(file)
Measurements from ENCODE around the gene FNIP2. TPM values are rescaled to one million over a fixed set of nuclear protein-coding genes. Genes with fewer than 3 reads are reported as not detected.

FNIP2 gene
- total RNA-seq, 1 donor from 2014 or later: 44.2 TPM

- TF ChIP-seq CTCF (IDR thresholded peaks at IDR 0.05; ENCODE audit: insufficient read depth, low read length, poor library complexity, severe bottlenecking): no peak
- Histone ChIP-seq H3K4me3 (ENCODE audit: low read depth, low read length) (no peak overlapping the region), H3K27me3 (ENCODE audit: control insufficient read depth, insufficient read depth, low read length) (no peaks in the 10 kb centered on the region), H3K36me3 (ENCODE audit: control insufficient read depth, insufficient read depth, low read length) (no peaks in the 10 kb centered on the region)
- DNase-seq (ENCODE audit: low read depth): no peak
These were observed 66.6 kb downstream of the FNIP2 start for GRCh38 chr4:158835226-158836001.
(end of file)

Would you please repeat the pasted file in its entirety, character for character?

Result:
Measurements from ENCODE around the gene FNIP2. TPM values are rescaled to one million over a fixed set of nuclear protein-coding genes. Genes with fewer than 3 reads are reported as not detected.

FNIP2 gene
- total RNA-seq, 1 donor from 2014 or later: 44.2 TPM

- TF ChIP-seq CTCF (IDR thresholded peaks at IDR 0.05; ENCODE audit: insufficient read depth, low read length, poor library complexity, severe bottlenecking): no peak
- Histone ChIP-seq H3K4me3 (ENCODE audit: low read depth, low read length) (no peak overlapping the region), H3K27me3 (ENCODE audit: control insufficient read depth, insufficient read depth, low read length) (no peaks in the 10 kb centered on the region), H3K36me3 (ENCODE audit: control insufficient read depth, insufficient read depth, low read length) (no peaks in the 10 kb centered on the region)
- DNase-seq (ENCODE audit: low read depth): no peak
These were observed 66.6 kb downstream of the FNIP2 start for GRCh38 chr4:158835226-158836001.